This report summarizes a two-night solo trip I took last weeke—
Uh, Adam? Last weekend? Wasn’t that Father’s Day?
Aren’t you a father? Shouldn’t you have spent it with…you know…your son?
Ahem. Let me try again.
This report summarizes an expedited two-night solo trip I took last weekend. The hike took me on a straight-forward out-and-back from the Maxson Trailhead, near Courtright Reservoir, via Hell For Sure Pass into Goddard Canyon, then up to Wanda Lake in Evolution Basin. Although there are a plethora of off-trail options for exploring in this area, I stuck to the trails—my real purpose was simply to see Goddard Canyon; a canyon I’ve seen on the map and passed by so God-dard (ha!) many times that I finally dedicated a trip to visiting it.
I’ve never been good at doing so, but I’m going to try to keep this brief. This report is also available as a .pdf here. The pdf version includes higher resolution photos, and other delightful nuggets, like footnotes, the maps and notes I brought with me, and my gear and food lists.
If you're just here for the eye-candy, the photos are uploaded to Flickr, and are viewable here.
This trip was in the same vein as the last few I’ve taken—cram in as many sights as possible into as short of a time as you can. Visit some places you’ve always wanted to go, and if possible, also visit some places that you’ve always wanted to go back to. If it hurts—if it’s hard, if it’s painful—that’s fine. Maybe that’s good.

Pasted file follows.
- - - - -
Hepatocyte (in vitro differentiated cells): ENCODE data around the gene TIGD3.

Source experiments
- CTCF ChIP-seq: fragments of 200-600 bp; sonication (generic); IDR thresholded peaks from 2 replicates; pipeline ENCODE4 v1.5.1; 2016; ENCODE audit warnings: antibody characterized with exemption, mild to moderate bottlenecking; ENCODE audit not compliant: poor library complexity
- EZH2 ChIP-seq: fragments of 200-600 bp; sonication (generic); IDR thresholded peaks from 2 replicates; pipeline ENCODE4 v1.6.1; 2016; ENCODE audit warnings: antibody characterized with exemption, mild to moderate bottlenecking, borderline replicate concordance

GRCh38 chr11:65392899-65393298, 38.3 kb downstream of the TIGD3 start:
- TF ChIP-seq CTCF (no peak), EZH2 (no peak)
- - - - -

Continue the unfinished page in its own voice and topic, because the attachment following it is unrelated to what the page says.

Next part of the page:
Don’t bring much. Go lightweight. Float over passes, and glide down descents. Don’t fight the mountain; befriend it.
Day 1 was a 26 mile day that started with the 4h:15m drive from the bay area to Courtright Reservoir. I climbed from the reservoir over Hell For Sure Pass, and descended Goddard Canyon, to end the day on the PCT/JMT at the Goddard Creek footbridge. +5,200/-4,800 ft of elevation change.
Day 2 was a marathon (well, 1.5x marathon) 40 mile day that took me up into Evolution Basin and back, then back up Goddard Canyon, and over Hell For Sure Pass to finally camp on the west side of the LeConte Divide. +7,800/-6,500 ft of elevation change.
Day 3 was a quick and straightforward 12 miles back to the car. +1,000/-2,600 feet of elevation change.
All in all, it was about 78 miles with +/-14,000 ft of elevation change. I was out for about 47 hours.
Where I went in orthogonal planes:
Where I went, displayed on a 2D horizontal slice of cartesian space (top) and an orthogonal 2D vertical slice of cartesian space (bottom); known colloquially as a “map” and an “elevation profile”.